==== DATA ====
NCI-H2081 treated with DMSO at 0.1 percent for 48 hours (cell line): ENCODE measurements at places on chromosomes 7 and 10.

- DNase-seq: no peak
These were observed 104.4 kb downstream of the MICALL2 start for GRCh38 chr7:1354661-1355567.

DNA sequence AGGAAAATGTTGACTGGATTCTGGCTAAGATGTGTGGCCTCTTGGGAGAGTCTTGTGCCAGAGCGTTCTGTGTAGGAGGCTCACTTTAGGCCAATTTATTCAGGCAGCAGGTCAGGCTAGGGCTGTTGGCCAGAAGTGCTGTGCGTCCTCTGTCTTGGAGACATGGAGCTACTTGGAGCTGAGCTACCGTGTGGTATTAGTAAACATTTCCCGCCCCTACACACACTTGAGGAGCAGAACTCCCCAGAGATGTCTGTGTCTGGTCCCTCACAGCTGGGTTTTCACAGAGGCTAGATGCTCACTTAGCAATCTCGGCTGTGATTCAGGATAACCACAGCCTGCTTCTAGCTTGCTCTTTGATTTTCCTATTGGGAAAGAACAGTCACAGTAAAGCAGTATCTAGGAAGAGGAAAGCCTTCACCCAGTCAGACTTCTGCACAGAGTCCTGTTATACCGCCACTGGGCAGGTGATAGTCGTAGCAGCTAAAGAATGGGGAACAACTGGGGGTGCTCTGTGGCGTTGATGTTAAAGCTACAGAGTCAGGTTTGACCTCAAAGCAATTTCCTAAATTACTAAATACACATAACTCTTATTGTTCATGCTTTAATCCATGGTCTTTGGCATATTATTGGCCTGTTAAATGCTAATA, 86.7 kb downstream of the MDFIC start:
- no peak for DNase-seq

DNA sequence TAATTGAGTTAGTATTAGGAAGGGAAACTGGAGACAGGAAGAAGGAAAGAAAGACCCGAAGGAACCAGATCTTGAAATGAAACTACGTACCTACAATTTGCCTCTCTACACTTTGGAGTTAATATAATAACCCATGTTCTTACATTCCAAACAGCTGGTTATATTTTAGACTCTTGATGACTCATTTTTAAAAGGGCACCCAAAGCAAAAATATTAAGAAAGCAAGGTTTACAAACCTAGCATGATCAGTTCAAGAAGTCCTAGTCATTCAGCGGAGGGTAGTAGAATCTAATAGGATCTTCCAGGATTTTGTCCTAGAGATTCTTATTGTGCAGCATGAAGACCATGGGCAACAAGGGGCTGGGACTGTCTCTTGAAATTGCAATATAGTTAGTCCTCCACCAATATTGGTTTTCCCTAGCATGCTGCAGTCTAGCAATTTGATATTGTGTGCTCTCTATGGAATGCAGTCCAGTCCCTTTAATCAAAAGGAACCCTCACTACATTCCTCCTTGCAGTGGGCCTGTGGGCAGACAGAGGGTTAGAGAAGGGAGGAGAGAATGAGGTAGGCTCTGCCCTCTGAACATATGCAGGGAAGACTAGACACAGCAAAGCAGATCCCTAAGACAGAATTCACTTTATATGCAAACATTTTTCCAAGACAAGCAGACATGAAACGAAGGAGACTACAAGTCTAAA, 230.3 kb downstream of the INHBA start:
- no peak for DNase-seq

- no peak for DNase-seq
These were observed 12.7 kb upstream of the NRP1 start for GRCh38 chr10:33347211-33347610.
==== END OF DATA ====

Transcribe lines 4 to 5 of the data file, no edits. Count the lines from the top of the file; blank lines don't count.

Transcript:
DNA sequence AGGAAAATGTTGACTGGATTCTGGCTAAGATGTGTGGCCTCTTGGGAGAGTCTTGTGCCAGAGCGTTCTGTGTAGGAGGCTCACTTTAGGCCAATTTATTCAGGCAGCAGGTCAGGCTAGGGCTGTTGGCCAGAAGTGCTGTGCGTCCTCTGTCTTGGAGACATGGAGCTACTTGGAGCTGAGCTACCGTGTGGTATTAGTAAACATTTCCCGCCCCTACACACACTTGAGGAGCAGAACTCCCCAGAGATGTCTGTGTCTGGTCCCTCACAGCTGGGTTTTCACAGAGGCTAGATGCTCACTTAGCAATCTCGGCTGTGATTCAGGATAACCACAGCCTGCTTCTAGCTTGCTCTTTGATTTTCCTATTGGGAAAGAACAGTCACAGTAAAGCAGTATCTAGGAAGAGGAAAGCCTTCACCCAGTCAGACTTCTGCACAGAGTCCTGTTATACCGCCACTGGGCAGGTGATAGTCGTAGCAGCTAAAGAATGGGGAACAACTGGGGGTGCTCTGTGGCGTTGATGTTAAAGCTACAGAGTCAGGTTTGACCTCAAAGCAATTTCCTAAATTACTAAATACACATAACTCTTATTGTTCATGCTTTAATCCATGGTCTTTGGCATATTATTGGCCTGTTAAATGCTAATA, 86.7 kb downstream of the MDFIC start:
- no peak for DNase-seq